Road construction halted as govt urges felling of fewer trees
A new road project linking Mandalay and Pyin Oo Lwin has been temporarily halted due to objections raised by a government ministry, according to a company involved in the construction.
The Ministry of Resources and Environmental Conservation raised concerns about the number of trees which must be felled to build the new route, a spokesperson for the AC Yon Mandalay Highway Company said.
Construction has ceased on the project until the issue is resolved.
“The government has informed us orally of its concerns about the road’s construction in the forest area. We have been told they are deliberating on the matter. Therefore, we have to wait until they have informed us of their decision,” U Soe Myat Thu, a company spokesperson said.
Nearly 22 kilometres (13.7 miles) of the slated road will cut through forest reserves, requiring almost 75,000 trees, of more than a foot in circumference, to be chopped down.
Previously, the government has said that around K550 millon (US$430,000) will be payable as compensation for the clearing this number of trees.
In response to the government’s objections to felling so many trees in three separate forest reserve areas, the AC Yon Mandalay Highway Company has proposed amending its plans in a way which would reduce the destruction to the forest area by nearly two thirds.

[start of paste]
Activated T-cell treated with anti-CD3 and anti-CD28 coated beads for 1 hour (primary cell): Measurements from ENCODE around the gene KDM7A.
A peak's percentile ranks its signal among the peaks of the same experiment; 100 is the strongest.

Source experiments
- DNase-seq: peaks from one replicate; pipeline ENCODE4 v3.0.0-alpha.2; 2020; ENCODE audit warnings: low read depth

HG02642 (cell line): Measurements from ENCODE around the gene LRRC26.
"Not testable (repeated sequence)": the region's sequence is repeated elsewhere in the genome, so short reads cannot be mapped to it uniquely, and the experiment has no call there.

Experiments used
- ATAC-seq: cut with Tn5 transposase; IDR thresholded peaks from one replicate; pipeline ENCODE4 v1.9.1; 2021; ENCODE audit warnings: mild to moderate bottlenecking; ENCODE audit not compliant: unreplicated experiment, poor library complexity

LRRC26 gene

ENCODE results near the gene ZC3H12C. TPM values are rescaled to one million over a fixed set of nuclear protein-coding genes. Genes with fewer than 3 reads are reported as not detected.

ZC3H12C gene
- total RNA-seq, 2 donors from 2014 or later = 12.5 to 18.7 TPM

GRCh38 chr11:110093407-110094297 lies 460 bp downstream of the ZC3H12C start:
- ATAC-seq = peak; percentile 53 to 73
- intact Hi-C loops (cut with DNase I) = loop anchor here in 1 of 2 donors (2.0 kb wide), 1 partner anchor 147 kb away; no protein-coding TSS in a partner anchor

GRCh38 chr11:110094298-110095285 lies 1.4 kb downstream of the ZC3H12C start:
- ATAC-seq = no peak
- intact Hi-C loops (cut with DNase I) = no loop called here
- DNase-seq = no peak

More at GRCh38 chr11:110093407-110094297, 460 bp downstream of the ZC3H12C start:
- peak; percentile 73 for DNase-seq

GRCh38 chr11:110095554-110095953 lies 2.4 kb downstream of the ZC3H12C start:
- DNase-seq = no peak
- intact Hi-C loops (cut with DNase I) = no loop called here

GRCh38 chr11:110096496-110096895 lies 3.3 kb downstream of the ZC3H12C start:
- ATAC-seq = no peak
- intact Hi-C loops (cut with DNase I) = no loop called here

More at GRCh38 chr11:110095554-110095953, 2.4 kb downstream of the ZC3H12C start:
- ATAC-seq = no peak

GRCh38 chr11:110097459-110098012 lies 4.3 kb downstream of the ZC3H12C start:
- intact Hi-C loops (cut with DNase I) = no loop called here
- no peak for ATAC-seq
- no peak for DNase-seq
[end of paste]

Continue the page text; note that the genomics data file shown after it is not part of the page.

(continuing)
“If we change the road’s width from the current 150 feet to 50 feet in the forest area, only around 25,000 trees will need to be chopped down. We do not know what compensation would be payable in this case so we have stopped our construction,” U Soe Myat Thu said.
The company has said that it is willing to pay whatever compensation the government determines is fair.
The new route linking Mandalay and Pyin Oo Lwin will be around 32 kilometres shorter than existing road. More than 150,000 vehicles use the current road each day.
According to U Soe Myat, the company proposed the project in a bid to reduce traffic jams and travel time on the existing route. A build-operate-transfer contract was entered into for a period of 50 years between the company and the government in February. Nearly one third of the road has been constructed.
Local residents have expressed annoyance at the delay.
“My own land was included in the road’s route but I willingly donated it as there were more advantages than disadvantages for me in having this new road. We have donated our land to the project yet the government has halted it – What reason could they have?”, said one farmer from Ponenar Kone village, Patheingyi township. – Translation by Khine Thazin Han
‘We have donated our land to the project yet the government has halted it – what reason could they have?’
Patheingyi township farmer